Good girl Ivy Beckett has her life mapped out in a neat checklist: Graduate high school, study law at a top university, secure a lucrative career. So far everything’s going to plan, so why does her future leave her feeling vaguely nauseous? When an autumn storm sends the seventeen-year-old running for cover inside an old antique store, Ivy is transported to another world. A world that includes an eccentric shop owner and her enigmatic nephew Julian, a gifted artist. If Julian’s talent is to see beauty, Ivy was born to capture it in words, and her new friends trigger a wave of creative inspiration that leaves her heart humming like never before. Her parents, however, are not so enamoured. Ivy’s dreams are finally starting to crystallise, but she will be forced to make an impossible choice—between the past she’s always known, and a future that might only be an illusion.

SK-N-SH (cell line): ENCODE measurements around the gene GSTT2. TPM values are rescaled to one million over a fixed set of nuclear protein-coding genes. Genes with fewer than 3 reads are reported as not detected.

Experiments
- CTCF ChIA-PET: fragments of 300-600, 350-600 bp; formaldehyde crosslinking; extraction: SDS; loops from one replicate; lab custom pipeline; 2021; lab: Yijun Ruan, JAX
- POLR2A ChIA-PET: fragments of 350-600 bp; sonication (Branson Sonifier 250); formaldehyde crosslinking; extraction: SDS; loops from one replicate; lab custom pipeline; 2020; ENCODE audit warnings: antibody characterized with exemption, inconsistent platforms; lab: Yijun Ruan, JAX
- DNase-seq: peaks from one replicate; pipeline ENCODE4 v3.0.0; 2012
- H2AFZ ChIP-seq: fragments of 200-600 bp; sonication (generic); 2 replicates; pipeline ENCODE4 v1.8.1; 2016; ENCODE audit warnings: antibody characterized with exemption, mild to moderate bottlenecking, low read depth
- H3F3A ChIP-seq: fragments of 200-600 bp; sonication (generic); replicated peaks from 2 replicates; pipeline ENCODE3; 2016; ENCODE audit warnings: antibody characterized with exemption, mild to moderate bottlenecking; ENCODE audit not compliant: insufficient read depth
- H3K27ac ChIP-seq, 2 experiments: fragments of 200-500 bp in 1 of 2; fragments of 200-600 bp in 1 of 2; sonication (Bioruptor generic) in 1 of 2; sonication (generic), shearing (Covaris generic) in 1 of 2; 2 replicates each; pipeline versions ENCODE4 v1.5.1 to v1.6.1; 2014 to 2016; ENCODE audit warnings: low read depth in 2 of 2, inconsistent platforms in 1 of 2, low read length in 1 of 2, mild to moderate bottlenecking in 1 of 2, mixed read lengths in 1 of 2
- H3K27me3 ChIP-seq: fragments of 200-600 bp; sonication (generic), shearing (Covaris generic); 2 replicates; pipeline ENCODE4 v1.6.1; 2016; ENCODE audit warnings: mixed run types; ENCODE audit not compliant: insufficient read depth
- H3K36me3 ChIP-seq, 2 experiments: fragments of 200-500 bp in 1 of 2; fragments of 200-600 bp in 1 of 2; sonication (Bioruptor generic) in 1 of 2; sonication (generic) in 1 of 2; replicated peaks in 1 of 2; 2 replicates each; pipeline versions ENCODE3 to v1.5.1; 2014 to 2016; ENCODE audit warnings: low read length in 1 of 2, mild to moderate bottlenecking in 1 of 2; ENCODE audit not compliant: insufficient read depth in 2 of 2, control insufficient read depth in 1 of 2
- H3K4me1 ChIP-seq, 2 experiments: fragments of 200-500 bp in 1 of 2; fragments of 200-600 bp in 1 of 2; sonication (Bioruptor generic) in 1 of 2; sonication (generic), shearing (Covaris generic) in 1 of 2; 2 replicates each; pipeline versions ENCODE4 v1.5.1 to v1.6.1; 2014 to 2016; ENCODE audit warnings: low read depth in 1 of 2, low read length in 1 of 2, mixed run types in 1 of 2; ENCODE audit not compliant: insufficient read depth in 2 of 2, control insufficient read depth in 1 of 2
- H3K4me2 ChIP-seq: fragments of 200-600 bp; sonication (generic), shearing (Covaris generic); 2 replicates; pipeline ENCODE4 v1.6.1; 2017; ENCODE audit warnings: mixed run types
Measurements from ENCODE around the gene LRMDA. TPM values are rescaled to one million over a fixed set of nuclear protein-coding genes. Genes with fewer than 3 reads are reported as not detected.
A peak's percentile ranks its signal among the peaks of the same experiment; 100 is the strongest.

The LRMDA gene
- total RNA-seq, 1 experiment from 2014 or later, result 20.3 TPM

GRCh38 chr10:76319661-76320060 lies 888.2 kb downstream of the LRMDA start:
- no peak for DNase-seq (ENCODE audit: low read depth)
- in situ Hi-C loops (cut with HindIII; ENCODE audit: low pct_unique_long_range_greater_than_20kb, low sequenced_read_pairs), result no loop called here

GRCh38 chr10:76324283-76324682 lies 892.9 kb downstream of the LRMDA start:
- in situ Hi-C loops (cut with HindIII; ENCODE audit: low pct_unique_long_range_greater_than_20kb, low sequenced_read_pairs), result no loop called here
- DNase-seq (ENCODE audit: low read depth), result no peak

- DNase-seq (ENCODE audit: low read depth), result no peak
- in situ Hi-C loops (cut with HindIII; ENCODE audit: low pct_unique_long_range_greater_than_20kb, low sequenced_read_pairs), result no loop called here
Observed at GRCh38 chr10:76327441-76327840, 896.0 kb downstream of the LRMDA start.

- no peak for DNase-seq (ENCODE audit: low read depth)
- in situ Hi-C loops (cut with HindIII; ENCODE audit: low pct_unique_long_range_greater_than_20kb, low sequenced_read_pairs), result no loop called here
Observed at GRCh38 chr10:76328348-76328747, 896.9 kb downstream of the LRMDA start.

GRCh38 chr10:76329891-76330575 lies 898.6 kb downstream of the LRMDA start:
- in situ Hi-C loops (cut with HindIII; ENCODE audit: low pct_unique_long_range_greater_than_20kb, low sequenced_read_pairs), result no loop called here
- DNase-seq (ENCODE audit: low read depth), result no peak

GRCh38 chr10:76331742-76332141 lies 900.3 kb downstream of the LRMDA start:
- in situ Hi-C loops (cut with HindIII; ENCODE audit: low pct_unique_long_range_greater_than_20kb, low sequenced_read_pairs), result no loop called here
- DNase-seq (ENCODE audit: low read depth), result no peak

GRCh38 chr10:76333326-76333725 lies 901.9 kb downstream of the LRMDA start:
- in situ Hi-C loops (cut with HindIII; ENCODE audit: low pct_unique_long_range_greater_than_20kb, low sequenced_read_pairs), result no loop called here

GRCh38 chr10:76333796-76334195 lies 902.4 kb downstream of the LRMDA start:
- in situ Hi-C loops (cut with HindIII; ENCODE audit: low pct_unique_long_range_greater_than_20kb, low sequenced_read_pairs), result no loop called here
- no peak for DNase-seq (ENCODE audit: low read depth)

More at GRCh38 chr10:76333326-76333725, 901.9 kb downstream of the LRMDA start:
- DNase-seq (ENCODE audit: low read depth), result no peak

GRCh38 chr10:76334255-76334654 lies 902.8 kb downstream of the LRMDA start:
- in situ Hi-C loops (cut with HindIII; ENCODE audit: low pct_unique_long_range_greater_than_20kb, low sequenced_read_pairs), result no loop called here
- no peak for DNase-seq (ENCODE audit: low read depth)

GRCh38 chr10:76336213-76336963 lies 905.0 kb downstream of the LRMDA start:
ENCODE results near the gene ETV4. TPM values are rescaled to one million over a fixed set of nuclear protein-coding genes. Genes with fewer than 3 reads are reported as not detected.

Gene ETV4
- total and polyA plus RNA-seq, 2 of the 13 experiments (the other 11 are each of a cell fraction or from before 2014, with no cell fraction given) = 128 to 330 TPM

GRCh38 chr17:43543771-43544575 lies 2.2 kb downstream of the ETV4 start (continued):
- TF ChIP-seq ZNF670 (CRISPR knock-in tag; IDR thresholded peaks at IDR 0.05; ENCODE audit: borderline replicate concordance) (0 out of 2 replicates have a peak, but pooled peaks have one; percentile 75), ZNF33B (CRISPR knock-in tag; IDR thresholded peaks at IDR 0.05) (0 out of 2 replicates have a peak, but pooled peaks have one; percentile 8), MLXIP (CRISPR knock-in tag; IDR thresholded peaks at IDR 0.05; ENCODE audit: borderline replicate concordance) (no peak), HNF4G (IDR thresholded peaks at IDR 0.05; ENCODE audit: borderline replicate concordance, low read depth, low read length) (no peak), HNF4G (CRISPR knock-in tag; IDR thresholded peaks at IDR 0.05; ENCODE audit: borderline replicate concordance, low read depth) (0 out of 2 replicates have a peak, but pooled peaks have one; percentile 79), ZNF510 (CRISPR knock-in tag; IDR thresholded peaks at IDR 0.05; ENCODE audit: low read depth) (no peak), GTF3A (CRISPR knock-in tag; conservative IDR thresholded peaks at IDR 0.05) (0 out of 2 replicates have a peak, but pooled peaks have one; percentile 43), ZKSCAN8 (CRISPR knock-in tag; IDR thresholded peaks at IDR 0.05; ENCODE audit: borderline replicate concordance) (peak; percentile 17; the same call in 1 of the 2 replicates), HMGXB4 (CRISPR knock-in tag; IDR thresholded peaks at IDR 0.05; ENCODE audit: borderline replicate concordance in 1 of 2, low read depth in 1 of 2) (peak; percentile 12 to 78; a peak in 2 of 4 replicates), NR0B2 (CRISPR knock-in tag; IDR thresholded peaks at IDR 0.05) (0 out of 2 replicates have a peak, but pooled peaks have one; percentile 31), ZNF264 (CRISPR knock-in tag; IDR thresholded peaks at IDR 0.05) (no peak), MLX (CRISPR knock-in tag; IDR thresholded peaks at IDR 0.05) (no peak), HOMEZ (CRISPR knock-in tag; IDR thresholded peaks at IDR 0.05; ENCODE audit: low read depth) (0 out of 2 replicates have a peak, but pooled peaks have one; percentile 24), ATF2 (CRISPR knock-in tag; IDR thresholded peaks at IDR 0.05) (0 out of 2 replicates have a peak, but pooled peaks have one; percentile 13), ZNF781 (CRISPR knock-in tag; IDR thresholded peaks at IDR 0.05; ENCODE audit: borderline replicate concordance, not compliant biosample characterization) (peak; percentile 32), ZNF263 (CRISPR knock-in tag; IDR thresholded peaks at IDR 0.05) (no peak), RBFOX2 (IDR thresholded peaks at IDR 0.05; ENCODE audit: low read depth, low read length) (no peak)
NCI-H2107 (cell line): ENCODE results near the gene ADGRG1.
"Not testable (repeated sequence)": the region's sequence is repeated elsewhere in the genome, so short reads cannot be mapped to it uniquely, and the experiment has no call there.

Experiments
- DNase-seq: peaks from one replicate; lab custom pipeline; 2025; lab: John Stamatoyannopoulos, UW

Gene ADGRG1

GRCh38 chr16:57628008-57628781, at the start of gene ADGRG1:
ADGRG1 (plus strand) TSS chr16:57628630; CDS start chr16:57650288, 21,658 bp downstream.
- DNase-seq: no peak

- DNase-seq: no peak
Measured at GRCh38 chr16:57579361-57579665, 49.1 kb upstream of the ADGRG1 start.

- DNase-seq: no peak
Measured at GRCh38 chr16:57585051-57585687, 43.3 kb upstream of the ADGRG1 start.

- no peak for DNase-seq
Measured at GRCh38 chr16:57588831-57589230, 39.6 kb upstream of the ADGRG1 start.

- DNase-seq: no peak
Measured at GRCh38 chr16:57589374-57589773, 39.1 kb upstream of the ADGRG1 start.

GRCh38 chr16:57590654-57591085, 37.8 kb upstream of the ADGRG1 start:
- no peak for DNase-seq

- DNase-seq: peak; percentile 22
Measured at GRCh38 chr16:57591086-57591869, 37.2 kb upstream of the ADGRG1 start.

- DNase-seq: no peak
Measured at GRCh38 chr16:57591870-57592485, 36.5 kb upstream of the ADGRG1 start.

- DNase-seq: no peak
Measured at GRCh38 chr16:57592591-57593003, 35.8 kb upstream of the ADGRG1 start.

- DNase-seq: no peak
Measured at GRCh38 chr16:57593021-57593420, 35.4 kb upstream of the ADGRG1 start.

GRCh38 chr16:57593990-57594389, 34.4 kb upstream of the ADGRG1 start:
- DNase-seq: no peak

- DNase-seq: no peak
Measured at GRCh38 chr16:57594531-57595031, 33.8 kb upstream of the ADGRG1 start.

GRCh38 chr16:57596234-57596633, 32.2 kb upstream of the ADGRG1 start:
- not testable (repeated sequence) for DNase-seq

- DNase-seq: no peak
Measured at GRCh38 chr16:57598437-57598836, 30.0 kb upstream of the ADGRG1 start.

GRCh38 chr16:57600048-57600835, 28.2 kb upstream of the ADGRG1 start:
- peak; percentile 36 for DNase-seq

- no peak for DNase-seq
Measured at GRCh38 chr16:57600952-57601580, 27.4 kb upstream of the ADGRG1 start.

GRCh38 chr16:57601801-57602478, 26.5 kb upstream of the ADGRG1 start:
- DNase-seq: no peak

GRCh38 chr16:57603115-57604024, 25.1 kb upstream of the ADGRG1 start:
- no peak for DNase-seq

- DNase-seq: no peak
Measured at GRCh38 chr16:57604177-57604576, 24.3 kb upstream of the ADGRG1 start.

Ink and IvyFeatured
Ink and Ivy is a quiet contemporary which thoughtfully explores having the courage to become the person you were meant to be. When Ivy meets Julian unexpectedly in an antique store, she begins to see herself in a new light—quite different from the one her parents have always imagined for her. Martin tackles Ivy’s journey of self-exploration with a tender hand, to include careful plotting and all the emotions you’d expect in a character-driven narrative of this kind. The ending is satisfying, but I was honestly disappointed when it came to an end. I would definitely read a follow-up to this offering.
Highly recommend for anyone looking for a well-written and uplifting coming of age narrative.